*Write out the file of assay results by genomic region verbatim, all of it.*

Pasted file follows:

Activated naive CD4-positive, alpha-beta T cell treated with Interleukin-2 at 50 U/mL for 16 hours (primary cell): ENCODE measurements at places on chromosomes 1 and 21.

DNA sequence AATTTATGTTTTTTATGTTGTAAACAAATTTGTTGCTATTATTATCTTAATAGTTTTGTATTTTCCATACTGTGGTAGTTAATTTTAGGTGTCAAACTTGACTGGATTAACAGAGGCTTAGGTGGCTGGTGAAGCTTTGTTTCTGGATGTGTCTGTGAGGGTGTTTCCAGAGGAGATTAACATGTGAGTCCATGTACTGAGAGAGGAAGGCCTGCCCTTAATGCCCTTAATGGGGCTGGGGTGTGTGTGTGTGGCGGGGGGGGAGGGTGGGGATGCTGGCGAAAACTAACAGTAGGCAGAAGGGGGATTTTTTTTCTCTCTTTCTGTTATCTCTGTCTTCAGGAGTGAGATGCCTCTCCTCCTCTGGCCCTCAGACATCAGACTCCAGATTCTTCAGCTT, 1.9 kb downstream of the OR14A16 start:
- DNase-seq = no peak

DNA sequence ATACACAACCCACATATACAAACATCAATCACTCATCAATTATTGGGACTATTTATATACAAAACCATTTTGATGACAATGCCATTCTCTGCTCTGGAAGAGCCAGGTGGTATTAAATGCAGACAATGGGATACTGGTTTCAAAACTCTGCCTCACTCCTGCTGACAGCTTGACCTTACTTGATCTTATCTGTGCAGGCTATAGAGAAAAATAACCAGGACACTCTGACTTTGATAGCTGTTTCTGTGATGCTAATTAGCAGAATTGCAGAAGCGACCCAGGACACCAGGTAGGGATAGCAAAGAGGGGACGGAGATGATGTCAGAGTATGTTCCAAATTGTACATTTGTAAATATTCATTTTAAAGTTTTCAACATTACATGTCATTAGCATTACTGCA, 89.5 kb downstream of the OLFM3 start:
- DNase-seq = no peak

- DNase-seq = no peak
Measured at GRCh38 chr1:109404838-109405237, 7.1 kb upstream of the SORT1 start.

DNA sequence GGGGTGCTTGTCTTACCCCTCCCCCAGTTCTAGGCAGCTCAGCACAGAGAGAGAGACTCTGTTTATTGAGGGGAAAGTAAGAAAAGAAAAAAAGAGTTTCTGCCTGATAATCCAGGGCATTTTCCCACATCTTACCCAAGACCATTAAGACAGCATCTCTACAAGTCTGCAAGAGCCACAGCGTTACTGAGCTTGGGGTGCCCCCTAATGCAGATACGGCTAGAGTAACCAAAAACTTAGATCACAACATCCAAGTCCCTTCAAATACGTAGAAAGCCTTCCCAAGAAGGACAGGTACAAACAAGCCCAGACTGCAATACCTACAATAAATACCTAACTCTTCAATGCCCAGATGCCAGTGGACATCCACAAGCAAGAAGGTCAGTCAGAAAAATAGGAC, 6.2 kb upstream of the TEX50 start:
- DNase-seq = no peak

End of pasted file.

Activated naive CD4-positive, alpha-beta T cell treated with Interleukin-2 at 50 U/mL for 16 hours (primary cell): ENCODE measurements at places on chromosomes 1 and 21.

DNA sequence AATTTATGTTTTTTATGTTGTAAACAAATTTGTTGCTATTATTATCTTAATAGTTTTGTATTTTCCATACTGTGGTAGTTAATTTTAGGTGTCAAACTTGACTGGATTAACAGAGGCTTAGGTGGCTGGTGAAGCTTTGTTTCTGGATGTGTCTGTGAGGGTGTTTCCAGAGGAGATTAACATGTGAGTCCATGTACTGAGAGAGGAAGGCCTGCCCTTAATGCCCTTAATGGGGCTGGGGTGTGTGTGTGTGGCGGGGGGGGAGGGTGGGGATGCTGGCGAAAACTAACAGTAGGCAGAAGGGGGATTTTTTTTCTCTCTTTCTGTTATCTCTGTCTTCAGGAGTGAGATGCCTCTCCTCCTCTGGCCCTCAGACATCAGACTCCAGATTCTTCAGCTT, 1.9 kb downstream of the OR14A16 start:
- DNase-seq = no peak

DNA sequence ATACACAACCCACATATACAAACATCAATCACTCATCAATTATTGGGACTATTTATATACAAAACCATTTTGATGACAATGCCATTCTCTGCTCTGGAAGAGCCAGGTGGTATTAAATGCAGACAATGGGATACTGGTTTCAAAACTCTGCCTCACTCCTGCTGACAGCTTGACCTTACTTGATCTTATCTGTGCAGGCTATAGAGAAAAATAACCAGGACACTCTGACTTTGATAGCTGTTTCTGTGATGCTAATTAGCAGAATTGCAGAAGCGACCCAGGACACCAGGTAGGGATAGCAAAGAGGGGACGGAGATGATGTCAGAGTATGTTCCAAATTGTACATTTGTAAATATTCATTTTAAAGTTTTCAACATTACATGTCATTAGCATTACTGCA, 89.5 kb downstream of the OLFM3 start:
- DNase-seq = no peak

- DNase-seq = no peak
Measured at GRCh38 chr1:109404838-109405237, 7.1 kb upstream of the SORT1 start.

DNA sequence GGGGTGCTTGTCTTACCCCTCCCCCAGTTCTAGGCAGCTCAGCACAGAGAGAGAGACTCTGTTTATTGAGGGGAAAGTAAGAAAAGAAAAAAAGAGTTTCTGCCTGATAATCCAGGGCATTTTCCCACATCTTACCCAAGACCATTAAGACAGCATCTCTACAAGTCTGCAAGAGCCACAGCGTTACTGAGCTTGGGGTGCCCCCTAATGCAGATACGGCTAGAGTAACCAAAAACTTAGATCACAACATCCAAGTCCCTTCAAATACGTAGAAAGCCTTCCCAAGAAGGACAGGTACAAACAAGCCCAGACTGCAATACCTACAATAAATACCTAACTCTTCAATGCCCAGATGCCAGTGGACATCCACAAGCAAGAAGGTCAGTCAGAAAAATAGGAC, 6.2 kb upstream of the TEX50 start:
- DNase-seq = no peak